Updated: Jul 16
Are you comfortable with your child alone with a stranger?
We all know that reading books is important. Library reading contests abound. Schools have posters everywhere that promote reading. However, it puzzles me as to why we are not more concerned about what is being read. “Well, at least they’re reading,” is such a common phrase. However, I would say that it would be better for some reading to not take place rather than to have a child read literature that is misleading and sometimes entirely inappropriate for their level of maturity.
Returning to my food analogy, eating is necessary, however the nutritional value of the food determines our level of health, energy level, emotional well being, and clarity of thought. We are, essentially, what we eat. The cliché is true.
Reading is an essential skill; the books we read determine our devotion to upholding virtues, prioritization of our values, subtleties of our personality, and the health of our relationships. We absorb what we read. If a child is consistently reading literature where the child is the victor and the adult is portrayed as the fool (as in so many movies these days), one can hardly be surprised when the child challenges the authority of their parents and other caring adults. If a married woman consistently reads passionate romance novels, is it a surprise that she may find her marriage and home life mundane and routine and eventually abandon her family? I have seen both. What we read truly does shape who we become.
So, how do we choose a good book? First, we must delineate between issues and virtues. I have found that many contemporary books have an agenda. We must remember that when our child is reading a book, they are internalizing the ideas and perspectives of the author. We would never think of allowing our child to sit in a room with a stranger, with no information about the person’s background and no parameters on the issues being discussed. Allowing a child to read a book is our way of saying, “Yes, I trust this author to teach you something of value.”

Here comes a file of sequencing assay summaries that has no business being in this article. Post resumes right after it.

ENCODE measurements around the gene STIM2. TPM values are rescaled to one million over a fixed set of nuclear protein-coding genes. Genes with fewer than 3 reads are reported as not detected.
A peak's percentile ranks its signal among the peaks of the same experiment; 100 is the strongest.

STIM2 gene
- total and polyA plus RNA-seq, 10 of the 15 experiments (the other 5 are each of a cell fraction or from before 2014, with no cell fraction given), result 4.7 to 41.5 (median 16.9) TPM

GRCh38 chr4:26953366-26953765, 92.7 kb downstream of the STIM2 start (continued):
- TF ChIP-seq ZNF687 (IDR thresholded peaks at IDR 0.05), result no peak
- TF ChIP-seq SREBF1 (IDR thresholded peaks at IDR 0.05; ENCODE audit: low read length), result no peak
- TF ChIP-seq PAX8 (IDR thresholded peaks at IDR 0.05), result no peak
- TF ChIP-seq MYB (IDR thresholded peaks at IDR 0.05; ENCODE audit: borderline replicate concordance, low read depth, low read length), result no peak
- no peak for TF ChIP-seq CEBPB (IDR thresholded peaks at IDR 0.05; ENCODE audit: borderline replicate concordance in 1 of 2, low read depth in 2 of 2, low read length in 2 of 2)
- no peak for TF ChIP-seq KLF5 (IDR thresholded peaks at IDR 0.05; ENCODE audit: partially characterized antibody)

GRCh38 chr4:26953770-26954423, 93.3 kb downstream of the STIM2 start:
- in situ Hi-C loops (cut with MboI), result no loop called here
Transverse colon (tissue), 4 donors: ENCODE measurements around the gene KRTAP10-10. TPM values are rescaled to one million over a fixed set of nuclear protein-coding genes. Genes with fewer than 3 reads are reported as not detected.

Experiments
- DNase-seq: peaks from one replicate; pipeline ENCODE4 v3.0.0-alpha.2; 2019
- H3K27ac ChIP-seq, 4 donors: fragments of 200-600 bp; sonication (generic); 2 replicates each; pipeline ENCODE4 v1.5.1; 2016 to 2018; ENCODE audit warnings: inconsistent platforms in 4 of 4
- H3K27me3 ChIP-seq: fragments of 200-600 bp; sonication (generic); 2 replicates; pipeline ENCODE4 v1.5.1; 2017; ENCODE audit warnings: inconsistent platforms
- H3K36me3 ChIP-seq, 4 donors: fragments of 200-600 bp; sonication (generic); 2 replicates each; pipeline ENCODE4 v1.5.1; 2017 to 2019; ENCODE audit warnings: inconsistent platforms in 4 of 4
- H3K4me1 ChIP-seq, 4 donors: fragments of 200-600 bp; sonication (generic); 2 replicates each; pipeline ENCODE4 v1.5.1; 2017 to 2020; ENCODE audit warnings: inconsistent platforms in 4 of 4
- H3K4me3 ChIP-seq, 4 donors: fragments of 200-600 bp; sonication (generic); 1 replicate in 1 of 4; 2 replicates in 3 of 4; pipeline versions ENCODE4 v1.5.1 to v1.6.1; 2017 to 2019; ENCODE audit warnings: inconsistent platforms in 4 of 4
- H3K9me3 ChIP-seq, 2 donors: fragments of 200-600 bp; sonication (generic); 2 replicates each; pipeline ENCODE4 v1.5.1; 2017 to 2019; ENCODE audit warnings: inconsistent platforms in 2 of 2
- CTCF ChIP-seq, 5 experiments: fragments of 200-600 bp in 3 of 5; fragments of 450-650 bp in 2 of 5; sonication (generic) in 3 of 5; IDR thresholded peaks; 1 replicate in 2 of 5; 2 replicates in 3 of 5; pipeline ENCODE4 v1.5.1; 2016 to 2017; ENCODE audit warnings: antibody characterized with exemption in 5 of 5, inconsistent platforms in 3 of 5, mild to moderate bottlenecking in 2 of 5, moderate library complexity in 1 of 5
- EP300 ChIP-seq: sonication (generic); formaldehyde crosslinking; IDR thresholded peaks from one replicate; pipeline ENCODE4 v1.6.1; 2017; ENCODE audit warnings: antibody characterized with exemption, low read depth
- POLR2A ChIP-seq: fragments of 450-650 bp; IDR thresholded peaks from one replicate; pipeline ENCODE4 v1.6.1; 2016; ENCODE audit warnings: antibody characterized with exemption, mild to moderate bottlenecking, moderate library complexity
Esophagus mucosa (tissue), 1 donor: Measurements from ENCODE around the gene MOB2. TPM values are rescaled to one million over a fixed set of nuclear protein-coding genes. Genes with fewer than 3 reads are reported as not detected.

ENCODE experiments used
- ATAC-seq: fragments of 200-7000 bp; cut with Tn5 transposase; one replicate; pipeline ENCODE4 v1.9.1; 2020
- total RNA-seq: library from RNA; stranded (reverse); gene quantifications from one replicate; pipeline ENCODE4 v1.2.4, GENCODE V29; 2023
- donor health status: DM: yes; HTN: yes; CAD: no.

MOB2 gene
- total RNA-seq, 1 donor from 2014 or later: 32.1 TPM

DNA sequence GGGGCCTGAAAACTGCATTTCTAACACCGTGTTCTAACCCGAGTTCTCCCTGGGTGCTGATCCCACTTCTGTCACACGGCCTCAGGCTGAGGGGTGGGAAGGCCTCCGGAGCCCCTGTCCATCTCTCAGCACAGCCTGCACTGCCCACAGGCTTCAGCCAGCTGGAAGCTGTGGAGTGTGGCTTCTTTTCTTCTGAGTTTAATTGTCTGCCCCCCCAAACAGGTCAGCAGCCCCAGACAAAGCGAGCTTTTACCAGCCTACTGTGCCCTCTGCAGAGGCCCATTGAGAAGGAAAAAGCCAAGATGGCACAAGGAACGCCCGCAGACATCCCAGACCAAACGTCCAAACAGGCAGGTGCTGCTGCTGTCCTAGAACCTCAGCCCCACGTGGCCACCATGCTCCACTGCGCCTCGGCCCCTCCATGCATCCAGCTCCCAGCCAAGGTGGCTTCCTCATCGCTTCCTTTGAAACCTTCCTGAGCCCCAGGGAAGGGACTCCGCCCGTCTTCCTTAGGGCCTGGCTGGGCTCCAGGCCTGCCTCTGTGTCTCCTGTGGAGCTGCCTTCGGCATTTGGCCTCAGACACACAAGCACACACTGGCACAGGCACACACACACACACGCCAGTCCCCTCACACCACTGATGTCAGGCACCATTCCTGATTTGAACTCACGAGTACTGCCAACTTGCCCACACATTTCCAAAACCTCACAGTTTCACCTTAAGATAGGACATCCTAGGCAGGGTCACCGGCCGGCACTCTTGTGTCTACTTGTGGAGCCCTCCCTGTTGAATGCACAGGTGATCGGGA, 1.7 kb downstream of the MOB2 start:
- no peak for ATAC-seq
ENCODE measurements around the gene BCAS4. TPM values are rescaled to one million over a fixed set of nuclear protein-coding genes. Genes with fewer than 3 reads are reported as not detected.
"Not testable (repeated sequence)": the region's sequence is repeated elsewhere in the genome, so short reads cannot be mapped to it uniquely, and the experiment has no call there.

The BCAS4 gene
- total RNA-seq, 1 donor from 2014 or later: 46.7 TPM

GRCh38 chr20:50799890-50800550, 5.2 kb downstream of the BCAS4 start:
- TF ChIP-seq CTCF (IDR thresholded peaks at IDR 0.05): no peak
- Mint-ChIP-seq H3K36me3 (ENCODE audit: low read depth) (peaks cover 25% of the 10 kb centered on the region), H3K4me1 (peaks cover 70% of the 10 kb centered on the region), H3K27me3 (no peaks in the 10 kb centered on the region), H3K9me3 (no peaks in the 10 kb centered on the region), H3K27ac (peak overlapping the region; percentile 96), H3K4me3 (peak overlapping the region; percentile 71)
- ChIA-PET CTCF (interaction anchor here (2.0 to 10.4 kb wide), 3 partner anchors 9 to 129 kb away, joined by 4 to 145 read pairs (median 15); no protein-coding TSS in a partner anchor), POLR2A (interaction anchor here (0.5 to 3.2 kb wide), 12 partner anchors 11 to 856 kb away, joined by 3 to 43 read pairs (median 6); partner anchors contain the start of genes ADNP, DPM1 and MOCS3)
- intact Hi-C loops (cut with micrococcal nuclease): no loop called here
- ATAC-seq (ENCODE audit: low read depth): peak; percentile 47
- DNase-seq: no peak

When choosing books, we want to choose stories that keep our values. Be careful of choosing a book based on its reputation, unless you fully trust the source of the recommendation. We have been given books by the kindest people that did not fit the standard of our family library. My children have read books in school that were not allowed in ourome. (When I called the principal to as why that particular book was being read, I was told that it was popular, therefore a great pick for that group of students.) There are books, and then there are books.
So, how do you choose a good book? First, accept the fact that you are going to have to read or at the very least, peruse, the book before you can make a determination. Look for characters that have depth—characters that have real dilemmas and grow through the experience. Look for books by trusted authors- authors whose work you have grown to love and appreciate. And if you are short on time, check out or purchase copies of children’s literature anthologies and reserve or purchase books listed therein. Anthologies list books with short plot summaries and are invaluable guides to choosing the best literature for your child. If you are going to spend the time reading, these guides will help you know that you are reading out of the best books. And, after all, we would not want to give our children anything but the best!
“Books are the quietest and most constant of friends; they are the most accessible and wisest of counselors, and the most patient of teachers.”
―Charles W. Eliot
Books that Build Character, by William Kilpatrick, and Gregory and Suzanne M. Wolfe
Honey for a Child’s Heart, by Gladys Hunt
Honey for a Teen’s Heart, by Gladys Hunt and Barbara Hampton
The Book Tree: A Christian Reference for Children’s Literature, by Elizabeth McCallum and Jane Scott
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